Synaptek IR35 judgement - legal analysis
Judgement was handed down last Friday in the much-vaunted IR35 High Court case of Synaptek v IR, also known as the Stutchbury case.
Mr Stutchbury had originally been ruled to be within IR35 at the General Commissioners and had appealed to the High Court to contest this view. The Court found in favour of the Revenue, confirming the original ruling that IR35 did apply to the arrangements between Mr Stutchbury and his end client, EDS. The contractual arrangement was complicated by the fact that there was no direct contractual relationship between Mr Stutchbury's company Synaptek and EDS, as Synaptek's agreement to provide services was made with an agency, NESCO. EDS was itself providing services to the Benefits Agency at the Inland Revenue as successor to the Government IT Services Agency, which was the end client of Synaptek and NESCO during a previous period.
Mr Justice Hart emphasised throughout that it is not for him to decide the deemed employment status of Mr Stutchbury, merely to decide whether the General Commissioners had erred in law in their original decision. He has not therefore given any additional guidance as to the relative weight of the different status indicators, but it will be useful for contractors to be aware of some of the salient facts about the engagement. The Judge summarised the factors in this case that pointed to a "contract for services" (deemed self-employment) as follows:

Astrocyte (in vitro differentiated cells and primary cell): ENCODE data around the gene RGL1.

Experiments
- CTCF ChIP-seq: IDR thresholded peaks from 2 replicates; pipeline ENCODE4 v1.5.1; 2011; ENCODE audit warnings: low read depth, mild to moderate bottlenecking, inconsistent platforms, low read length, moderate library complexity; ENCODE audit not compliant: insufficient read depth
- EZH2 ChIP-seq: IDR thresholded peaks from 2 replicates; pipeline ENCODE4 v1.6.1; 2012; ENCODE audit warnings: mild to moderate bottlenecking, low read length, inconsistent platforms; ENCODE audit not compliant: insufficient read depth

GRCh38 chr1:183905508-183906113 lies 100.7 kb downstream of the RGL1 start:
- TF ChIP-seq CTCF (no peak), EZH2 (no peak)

- Synaptek/Mr Stutchbury was "in business on its own account". This was demonstrated by substantial investment in the company; a varied client base both historically and during the currency of the EDS engagement; Synaptek had in the past engaged a total of four to five employees.
- EDS only had "limited control" over "how" the work was to be performed, or specifically "when". The Judge did not particularly refer to the limited control as to "where" the work was performed - this was one initial location subject to change by agreement with the agency.
- The contract contained a "right of substitution". This was stated as a factor for deemed self-employment even though both parties had accepted that Mr Stutchbury personally performed services. The actual clause in the agreement was negatively worded and required the unqualified consent of EDS. Mr Justice Hart stated: "the effect of the contract is that, unless and until agreed otherwise, the services do have to be performed personally by Mr Stutchbury".
- Synaptek was "responsible for training" for its representatives and provision of computer facilities at its own premises.
- Intellectual Property Rights had to be assigned to EDS, rather than already vesting in EDS as would be the case for EDS employees.
- Synaptek was required to maintain "professional indemnity insurance".
- Synaptek/Mr Stutchbury had "flexibility of hours worked".
- Synaptek/Mr Stutchbury brought in its "own reference books" whilst on-site. This was stated as a factor for deemed self-employment even though Mr Stutchbury did not use any of his (or Synaptek's) equipment on-site specifically to perform the work.
- Conversely, the Judge summarised the factors in this case that pointed to a "contract of services" (deemed employment) as follows:
- Minimum 37.5 hours per week required, broadly equivalent to a "normal working week".